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33

The main difference between the initial example and your experiments is that the original does not cover nearly as drastic a change in hue. Going from golden-yellow to magenta/pink is about a 1/6 turn on the colour wheel. In contrast, your experiments (orange-red to blue-violet, blue-violet to yellow-green, and cyan to blue-violet) are all more than 1/4 ...


24

Since you are asking "why are they perceived differently", here is another (very geeky) thing to consider: the perceived luminescence of an RGB colour. This is hard to apply, so take my answer almost just as trivia : ) The luminescence value of a colour of indicates how "lit up" you perceive it. If the colour would be a light bulb, a colour with low ...


8

Strength = Saturation + Brightness When you say "strength" I assume you mean saturation or the purity of the hue. On a mathematical level, you can simply match the brightness and saturation values in HSB color mode. Not so fast But equal luminosity doesn't necessarily result in equal strength or dominance. Color theorists Johannes Itten and Josef Albers ...


8

I think the genius/expertise in that photo is perspective, not color. The viewer's eye is intentionally drawn right to her torso. The door, the mirror, the feet, the hair, her face, the building, and the billboard all use the middle of her torso as the focal point. Every aspect of that photo makes Ms. Winestead the focal point. The color use between the ...


8

I suggest making the font bold (just a change of weight, not the font itself) and respecifying the shadow so that it defines all the edges of the letters: font-family: Raleway; font-weight:900; text-shadow: 0px 0px 3px #000; You can even combine more than one text-shadow to create a definite outline as well as a blur: text-shadow: 0px 0px 3px #000, ...


7

The illusion is called "mach bands" See here: Mach Bands Excerpt: The Mach bands effect is due to the spatial high-boost filtering performed by the human visual system on the luminance channel of the image captured by the retina. This filtering is largely performed in the retina itself, by lateral inhibition among its neurons. The effect is ...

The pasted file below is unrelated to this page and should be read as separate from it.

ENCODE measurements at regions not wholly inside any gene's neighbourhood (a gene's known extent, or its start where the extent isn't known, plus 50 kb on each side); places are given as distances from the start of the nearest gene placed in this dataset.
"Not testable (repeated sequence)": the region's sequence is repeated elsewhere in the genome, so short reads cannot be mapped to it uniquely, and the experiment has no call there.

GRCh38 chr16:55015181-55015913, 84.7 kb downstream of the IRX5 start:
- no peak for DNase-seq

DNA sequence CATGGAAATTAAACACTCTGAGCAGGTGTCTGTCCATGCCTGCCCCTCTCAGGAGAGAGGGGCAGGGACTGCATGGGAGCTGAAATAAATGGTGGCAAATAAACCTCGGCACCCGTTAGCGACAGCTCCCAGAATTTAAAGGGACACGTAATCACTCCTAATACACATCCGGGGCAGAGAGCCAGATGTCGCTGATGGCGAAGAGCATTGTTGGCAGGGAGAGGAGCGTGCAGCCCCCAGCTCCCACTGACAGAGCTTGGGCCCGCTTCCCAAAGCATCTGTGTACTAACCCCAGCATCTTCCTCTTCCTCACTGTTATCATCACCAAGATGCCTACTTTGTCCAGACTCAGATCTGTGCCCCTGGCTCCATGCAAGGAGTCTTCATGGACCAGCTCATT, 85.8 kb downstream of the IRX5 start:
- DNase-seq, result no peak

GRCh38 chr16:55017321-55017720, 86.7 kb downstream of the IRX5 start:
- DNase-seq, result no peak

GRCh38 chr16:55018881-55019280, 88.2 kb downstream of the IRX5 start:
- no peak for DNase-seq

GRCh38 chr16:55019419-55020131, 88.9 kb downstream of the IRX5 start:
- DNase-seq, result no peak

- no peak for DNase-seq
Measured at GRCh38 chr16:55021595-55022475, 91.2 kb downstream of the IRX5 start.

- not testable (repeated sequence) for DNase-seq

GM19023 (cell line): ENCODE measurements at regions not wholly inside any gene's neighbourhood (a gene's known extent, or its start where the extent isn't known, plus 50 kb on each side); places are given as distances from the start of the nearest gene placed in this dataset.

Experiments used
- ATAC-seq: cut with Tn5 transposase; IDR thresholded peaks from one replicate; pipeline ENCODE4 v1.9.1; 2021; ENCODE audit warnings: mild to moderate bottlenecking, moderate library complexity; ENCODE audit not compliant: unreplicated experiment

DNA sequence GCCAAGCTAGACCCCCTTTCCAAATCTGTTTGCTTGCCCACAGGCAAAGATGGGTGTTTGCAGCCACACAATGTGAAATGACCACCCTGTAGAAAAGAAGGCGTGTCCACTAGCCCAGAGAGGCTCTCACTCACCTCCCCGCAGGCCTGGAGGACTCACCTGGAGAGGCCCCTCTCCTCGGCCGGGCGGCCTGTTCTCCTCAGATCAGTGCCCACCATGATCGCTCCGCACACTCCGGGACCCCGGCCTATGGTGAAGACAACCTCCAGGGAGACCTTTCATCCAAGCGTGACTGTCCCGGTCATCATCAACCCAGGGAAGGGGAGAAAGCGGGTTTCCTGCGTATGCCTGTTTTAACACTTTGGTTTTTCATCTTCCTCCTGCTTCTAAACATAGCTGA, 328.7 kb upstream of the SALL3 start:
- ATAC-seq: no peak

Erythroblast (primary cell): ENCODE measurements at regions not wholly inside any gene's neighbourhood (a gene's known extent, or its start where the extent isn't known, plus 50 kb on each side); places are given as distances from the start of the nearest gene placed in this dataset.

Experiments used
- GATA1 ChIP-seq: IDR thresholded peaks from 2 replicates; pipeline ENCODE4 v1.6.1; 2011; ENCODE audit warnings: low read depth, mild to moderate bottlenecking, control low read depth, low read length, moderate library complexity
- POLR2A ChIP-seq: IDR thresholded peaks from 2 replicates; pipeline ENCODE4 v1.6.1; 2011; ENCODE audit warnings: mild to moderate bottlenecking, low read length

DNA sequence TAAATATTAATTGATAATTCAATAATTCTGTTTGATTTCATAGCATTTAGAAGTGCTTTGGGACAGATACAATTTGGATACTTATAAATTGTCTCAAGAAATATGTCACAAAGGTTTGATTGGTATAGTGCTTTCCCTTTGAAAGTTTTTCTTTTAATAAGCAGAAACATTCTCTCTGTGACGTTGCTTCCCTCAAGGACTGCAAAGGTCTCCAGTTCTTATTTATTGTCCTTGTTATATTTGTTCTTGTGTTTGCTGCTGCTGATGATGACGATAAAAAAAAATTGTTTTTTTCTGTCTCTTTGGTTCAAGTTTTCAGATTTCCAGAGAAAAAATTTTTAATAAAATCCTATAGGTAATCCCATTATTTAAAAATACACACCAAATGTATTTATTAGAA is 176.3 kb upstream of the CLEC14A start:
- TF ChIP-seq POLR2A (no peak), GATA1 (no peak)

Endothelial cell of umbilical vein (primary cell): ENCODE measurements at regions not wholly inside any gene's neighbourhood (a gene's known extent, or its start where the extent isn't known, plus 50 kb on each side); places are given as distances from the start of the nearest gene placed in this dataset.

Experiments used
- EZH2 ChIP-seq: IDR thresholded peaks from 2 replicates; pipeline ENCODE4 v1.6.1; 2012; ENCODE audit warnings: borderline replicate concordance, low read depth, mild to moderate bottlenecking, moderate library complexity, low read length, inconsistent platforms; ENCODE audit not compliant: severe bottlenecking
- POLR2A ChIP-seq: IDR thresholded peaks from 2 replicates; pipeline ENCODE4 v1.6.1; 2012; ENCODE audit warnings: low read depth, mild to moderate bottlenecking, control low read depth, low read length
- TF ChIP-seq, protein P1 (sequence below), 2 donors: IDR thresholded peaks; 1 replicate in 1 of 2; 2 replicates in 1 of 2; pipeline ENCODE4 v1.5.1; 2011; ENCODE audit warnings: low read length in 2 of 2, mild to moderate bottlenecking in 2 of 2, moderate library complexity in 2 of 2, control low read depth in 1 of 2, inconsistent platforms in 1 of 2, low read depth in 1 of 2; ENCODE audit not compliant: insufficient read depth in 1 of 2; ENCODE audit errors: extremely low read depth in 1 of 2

7

As an alternative to the already great answers, how about adding a black div with 50% opacity behind the text? This would allow the font to work on basically any image also. div { position:absolute; top:250px; left:140px; width:500px; height:50px; background-color:black; z-index:0; opacity:0.5; } EXAMPLE


5

Is this what your referencing? the #52524A color as the top most of grayscale. this was achieved via image > adjustments > gradient map. and setting the black to #52524A.


4

I'll take a shot. There's nothing unique about the colors you displayed-- they are similar in that they all fall in a small range of both saturation and brightness, but there isn't similar tone or hue to them and they're not under any specific color harmony. (that I'm aware of at least) As a thought experiment I'm going to take the same colors you provided ...


4

You need to read Josef Albers' Interaction of Color The effect you see in your example has many permutations. Albers walks the reader/student through them via a precise and well-crafted set of experiments. His book (now over 50 years old) remains the quintessential guide to understanding the relative nature of color. As an introduction, Albers writes ...


4

From http://www.colormatters.com/color-and-design/basic-color-theory 1 - A color scheme based on analogous colors Analogous colors are any three colors which are side by side on a 12 part color wheel, such as yellow-green, yellow, and yellow-orange. Usually one of the three colors predominates. 2 - A color scheme based on complementary colors ...


3

Someone else will surely come with a longer background on colour theory; but I would just like to point out that our eyes trick us quite often. In the image, the yellow is really rather orange, and the red more towards a dark red. So the two colours have more in common than simply "yellow" and "red", as entities in the colour wheel. What often tricks us, is ...


3

You don't actually sound like you want greyscale. You want a toned image. In Photoshop.... Image > Adjustments > Desaturate Add a new layer above and fill it with #52524A Set #52524A layer Blend Mode to color Add a mask to allow the color to only cover the image area (and leave transparent areas transparent.) You can do the same exact thing by ...


3